# This is Not an Exponential Function

A question from the January 2014 Integrated Algebra Regents exam asks students to identify a graph showing exponential decay.  This graph was the correct choice.

We regularly see terrible graphs on these exams:  non-trigonmetric trig functions, functions intersecting their vertical asymptotes, and unscaled coordinate systems.  So it comes as no surprise that this graph is not actually the graph of an exponential function!

First, note that all exponential functions have the form $y = C a ^{kx}$.  Since this graph passes through the point (0,4), we immediately see that $C = 4$.

Note also that the graph passes through the point (2,1).  Thus, $y(2) = 4 a ^{2k} = 1$.  We can now use this information to compute $y(1)$.

Since $4 a ^{2k} = 1$, we see $a^{2k} = \frac{1}{4}$.  But $a^{2k} = (a^{k})^{2}$, and so $(a^{k} )^{2} = \frac{1}{4}$.

Taking the square root of both sides, we see that $a^{k} = \pm \frac{1}{2}$.   Assuming $a > 0$, we have $a^{k} = \frac{1}{2}$, and so $4a^{k} = 2$.  But $y(1) = 4 a ^{k}$, so we now know that $y(1) = 2$.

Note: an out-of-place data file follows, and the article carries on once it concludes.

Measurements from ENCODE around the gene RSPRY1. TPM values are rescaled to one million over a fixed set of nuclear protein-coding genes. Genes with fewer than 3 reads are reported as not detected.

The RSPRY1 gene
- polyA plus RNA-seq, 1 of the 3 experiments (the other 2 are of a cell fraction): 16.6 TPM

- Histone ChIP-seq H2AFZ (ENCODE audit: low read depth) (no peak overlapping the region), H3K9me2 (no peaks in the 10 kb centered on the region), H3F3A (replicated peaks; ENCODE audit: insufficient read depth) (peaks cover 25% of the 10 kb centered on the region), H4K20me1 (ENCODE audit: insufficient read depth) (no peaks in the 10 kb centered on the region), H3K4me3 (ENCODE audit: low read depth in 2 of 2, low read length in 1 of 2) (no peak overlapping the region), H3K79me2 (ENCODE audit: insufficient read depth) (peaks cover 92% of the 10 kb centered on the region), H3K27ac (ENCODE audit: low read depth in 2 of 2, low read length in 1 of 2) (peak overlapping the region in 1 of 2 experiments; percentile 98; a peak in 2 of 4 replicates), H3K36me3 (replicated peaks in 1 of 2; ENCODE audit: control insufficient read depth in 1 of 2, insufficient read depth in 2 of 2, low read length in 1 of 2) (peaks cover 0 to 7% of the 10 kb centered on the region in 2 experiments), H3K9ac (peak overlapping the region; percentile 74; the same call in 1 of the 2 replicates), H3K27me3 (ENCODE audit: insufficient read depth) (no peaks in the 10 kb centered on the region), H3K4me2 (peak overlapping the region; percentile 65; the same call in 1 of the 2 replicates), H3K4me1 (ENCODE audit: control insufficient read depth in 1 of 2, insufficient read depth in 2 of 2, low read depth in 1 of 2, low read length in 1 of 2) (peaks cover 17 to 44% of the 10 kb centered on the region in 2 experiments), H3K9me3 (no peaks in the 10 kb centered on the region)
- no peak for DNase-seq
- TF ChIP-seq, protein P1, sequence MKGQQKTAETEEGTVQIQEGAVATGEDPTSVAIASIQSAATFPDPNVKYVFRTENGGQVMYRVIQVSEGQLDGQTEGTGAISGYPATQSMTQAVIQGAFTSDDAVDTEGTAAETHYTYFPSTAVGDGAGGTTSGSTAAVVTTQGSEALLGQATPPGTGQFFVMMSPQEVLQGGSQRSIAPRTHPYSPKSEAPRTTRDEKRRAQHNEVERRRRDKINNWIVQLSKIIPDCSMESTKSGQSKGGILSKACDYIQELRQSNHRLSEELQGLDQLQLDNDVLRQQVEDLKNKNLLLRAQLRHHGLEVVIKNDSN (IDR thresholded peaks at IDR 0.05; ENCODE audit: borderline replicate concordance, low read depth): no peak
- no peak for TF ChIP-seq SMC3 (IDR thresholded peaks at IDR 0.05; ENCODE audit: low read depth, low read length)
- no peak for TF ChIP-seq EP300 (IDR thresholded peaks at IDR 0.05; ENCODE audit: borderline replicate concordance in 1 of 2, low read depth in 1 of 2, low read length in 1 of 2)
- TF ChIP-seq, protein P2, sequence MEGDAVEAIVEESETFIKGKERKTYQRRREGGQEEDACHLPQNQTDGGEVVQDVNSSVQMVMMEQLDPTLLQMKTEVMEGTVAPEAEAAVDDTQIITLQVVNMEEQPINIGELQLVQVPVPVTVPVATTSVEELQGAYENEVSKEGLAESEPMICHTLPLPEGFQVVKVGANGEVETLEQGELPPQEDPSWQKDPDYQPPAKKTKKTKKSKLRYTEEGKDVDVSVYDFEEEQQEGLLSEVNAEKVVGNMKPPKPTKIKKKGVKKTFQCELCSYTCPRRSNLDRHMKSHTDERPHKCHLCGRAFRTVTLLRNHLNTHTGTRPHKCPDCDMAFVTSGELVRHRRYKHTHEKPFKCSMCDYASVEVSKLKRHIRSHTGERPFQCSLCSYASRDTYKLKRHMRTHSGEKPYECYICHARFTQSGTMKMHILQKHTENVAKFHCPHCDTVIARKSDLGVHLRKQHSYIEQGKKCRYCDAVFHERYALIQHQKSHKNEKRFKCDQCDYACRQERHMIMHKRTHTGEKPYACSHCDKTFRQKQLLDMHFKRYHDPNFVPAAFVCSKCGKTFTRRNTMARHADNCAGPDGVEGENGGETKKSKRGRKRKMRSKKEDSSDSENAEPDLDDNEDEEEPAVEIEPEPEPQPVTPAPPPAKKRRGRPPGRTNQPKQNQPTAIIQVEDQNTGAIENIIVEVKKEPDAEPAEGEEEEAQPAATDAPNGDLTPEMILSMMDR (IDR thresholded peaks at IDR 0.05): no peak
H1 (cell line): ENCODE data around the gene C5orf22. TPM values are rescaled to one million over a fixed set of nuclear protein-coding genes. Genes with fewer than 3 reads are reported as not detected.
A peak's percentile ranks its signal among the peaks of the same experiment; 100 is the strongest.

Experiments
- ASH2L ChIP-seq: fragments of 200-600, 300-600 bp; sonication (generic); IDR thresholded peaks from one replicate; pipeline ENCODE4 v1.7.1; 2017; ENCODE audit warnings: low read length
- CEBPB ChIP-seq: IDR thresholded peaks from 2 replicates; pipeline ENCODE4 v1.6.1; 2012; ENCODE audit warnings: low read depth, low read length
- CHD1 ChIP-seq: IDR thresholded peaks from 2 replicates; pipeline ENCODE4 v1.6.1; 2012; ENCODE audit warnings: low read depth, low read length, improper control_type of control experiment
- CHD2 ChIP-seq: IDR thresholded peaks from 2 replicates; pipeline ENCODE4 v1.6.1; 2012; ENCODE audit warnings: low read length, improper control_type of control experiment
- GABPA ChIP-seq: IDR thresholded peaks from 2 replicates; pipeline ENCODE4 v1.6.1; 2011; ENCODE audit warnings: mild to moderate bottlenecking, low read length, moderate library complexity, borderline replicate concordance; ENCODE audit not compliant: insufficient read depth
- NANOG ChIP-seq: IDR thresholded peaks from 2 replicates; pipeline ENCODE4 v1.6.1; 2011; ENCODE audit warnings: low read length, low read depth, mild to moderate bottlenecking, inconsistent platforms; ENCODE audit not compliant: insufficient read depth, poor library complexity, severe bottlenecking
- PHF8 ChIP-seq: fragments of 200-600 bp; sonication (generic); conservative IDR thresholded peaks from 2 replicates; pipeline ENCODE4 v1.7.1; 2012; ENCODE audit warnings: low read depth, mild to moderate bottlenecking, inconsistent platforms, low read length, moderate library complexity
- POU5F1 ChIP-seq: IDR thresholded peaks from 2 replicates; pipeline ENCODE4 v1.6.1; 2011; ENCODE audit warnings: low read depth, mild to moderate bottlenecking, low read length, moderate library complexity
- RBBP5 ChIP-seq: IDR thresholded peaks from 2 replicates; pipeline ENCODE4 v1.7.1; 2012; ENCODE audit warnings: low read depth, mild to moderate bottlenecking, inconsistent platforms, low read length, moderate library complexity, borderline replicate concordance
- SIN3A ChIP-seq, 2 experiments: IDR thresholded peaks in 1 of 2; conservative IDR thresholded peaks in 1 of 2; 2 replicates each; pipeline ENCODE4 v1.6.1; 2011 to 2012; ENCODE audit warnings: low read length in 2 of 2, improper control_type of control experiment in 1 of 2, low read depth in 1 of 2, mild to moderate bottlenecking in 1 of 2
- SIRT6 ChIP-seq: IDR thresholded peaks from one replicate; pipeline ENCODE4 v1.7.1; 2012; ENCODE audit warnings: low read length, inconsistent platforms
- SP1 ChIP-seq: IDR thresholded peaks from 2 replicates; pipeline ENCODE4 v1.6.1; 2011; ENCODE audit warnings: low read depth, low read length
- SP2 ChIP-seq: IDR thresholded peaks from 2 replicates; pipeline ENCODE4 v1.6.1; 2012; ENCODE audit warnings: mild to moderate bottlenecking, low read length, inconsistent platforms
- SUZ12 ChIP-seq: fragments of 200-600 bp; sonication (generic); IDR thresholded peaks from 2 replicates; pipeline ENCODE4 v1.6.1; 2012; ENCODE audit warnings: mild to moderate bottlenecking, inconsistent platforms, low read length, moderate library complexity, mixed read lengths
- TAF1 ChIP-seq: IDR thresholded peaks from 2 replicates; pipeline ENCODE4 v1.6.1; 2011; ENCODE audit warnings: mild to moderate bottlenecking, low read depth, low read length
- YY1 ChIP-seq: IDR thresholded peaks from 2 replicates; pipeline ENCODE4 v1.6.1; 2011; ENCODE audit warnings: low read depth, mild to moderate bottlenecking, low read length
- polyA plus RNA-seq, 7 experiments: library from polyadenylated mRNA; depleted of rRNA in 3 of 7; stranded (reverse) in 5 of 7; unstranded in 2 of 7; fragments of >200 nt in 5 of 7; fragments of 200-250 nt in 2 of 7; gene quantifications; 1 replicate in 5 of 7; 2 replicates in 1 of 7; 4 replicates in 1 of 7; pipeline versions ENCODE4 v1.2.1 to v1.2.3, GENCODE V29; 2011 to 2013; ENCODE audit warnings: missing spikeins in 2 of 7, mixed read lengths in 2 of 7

Notice, however, that the graph does not pass through the point (1,2)!  Thus, this is not the graph of an exponential function.

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#### Sue VanHattum · March 27, 2014 at 11:30 pm

I wonder if it might be exponential decay with a shifted horizontal asymptote (y=ab^x+c).

#### Joshua Zucker · March 28, 2014 at 1:41 am

Sue, I don’t think so: the amount of decrease for each unit of x still has to make a geometric series and here the decrease between x=3 and x=4 looks too big — almost equal to the one before it, while the previous ones are changing at a ratio of less than half the decrease for each unit of x.

#### Sue VanHattum · March 29, 2014 at 5:22 pm

>the amount of decrease for each unit of x still has to make a geometric series

Yes. The line is so thick that it’s hard to tel, but I think you’re right.

#### jkhoward · November 5, 2023 at 1:26 am

the graph doesn’t go through the point (2,1) either. The thickness of the line/arrow makes it so the point is covered, but if f(2) were 1 then the sort of ‘infinitely thin central spine’ of the arrow would go through the (2,1). Here it looks the intersection of the gridlines is just barely touched by the outside of the thick plot line.

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